Maru-ichi could be described as tonkatsu done in a simple, homestyle sort of way. Whereas the pork at Maisen was thinner and possibly tenderized before being cooked, it looked like Maru-ichi took a nice thick, juicy piece of pork and deep fried it to perfection. The highly visible layers of fat in the rosu-katsu may not appeal to everyone, but you also have the option of getting the leaner hire-katsu. Maru-ichi also gives you more bang for the buck: the 250g rosukatsu katsu set costs 1700 yen compared to special pork set at Maisen that started at just over 2000 yen for the 110 gram cut.

In addition, Maru-ichi’s tonjiro has become the standard that I measure every other bowl of tonjiro against, including the one at the more celebrated Maisen. I liked Maisen’s inclusion of gobo, but in my opinion, the rich flavor of Maru-ichi’s tonjiro could not be matched.

Maisen, on the other hand, provides what is arguably a more refined and upscale approach to tonkatsu. You get to choose among different kinds of pork, and the overall tenderness, juiciness, and taste certainly puts it a level above the mid-range tonkatsu chains I had been to previously. You can understand why this place is so well regarded. Maisen is also ideally located for those visiting Tokyo, located a short distance off of the main drag of Omotesando and within walking distance from other major sites like Harajuku, Meiji Shrine, and Yoyogi Park.

My tonkatsu adventures won’t end here. Some locals have told me to go to Tonki in the Meguro neighborhood which is purported to be Tokyo’s most famous tonkatsu restaurant (Maisen is apparently considered number two). Additionally, another friend of mine recommended I check out Kimu Katsu in Ebisu for tonkatsu made from rolled pieces of thinly sliced pork. I hope to visit these places soon and discover more ways you can bread and deep fry pork.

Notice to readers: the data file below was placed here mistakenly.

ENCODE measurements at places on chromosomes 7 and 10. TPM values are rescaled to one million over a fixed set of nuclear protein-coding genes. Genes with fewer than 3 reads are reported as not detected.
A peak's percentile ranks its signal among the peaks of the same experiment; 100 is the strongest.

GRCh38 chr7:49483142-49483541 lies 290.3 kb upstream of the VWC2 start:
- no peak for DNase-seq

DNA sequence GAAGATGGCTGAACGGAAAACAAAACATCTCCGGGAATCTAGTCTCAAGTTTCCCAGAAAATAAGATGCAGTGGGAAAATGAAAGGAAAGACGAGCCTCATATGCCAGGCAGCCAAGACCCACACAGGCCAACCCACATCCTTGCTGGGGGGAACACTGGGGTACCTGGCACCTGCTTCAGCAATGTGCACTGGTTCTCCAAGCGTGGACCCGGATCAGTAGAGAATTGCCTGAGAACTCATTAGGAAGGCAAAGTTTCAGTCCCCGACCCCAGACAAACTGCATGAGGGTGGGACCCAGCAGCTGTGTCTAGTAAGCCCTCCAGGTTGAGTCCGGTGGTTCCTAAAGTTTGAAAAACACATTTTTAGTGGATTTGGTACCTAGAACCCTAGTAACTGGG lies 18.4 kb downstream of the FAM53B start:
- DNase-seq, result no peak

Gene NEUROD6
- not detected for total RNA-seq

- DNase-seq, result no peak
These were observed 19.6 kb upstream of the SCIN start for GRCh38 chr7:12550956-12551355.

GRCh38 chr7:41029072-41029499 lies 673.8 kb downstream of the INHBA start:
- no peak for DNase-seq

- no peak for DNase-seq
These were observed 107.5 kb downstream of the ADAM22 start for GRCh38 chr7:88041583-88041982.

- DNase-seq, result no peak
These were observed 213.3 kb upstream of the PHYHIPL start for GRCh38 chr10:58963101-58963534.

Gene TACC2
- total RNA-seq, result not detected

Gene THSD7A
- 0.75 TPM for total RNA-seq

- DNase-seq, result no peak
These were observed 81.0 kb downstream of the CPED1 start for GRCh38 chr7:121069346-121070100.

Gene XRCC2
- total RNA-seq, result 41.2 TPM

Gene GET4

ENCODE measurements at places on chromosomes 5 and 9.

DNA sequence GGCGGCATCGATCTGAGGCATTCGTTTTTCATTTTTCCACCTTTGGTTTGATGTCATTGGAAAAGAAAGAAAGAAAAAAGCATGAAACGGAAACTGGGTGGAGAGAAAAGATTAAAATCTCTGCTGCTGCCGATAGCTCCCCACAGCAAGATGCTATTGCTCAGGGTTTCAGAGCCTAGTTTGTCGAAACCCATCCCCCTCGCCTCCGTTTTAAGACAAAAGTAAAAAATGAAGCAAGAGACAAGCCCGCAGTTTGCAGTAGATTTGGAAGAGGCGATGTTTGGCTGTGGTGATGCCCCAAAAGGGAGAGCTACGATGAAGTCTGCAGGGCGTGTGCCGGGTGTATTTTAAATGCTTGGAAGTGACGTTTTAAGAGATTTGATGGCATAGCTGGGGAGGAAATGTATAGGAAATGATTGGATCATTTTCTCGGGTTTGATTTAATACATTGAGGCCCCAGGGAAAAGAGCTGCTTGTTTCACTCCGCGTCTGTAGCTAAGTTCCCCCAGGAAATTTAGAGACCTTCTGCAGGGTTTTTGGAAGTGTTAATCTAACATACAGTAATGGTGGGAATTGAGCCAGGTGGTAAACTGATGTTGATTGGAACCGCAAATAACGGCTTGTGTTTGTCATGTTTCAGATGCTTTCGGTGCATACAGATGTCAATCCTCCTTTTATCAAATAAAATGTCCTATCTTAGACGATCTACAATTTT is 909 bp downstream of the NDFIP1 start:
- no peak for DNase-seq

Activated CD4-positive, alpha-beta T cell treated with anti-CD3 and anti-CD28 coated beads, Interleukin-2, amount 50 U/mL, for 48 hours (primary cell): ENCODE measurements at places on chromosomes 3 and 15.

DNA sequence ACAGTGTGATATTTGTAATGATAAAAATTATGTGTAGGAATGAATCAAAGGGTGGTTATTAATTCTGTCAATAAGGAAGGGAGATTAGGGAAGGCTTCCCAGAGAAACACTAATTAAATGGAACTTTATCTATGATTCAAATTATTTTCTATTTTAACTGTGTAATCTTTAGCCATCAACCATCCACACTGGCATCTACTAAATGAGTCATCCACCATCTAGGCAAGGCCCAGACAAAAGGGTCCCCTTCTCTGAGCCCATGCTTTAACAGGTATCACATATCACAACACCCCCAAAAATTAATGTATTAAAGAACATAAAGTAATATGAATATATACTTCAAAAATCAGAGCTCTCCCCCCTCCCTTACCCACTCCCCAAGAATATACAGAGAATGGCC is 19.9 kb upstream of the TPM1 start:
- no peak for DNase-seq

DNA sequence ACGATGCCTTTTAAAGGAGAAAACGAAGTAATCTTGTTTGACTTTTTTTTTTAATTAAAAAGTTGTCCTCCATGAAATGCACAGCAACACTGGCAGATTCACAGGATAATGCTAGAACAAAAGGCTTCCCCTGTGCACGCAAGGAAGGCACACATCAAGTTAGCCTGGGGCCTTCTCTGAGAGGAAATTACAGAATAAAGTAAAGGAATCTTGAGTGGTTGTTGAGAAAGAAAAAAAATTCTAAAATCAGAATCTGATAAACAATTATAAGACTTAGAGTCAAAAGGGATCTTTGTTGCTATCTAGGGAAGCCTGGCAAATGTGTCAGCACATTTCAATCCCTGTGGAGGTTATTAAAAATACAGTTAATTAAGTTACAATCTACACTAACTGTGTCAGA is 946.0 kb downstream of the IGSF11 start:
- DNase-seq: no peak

Maru-ichi: 1-7-2 Omori Kita, Ota-ku, Tokyo
Business Hours: Mon-Tue & Thu-Sat 11:30am-1pm & 5-7pm. Closed Wed, Sun & holidays
 
Maisen: 4-8-5 Jingumae, Shibuya, Tokyo
Business Hours: 11am-10pm daily
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3 thoughts on “Tonkatsu: A Tale of Two Pork Cutlets

  1. I went to Maisen on my 2008 Japan trip — the Kurobuta was good! I’m hoping to go to Tonki on this upcoming trip to Japan.

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    • I’ve heard that Tonki’s tonkatsu is quite different from all the others, from the texture of the outside crust to the cooking processing itself. I’m looking forward to trying it and hope to hear your thoughts on it too if you end up going.

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  2. Pingback: No Ramen, No Life | Japanese Pasta: You’re Not in Italy Anymore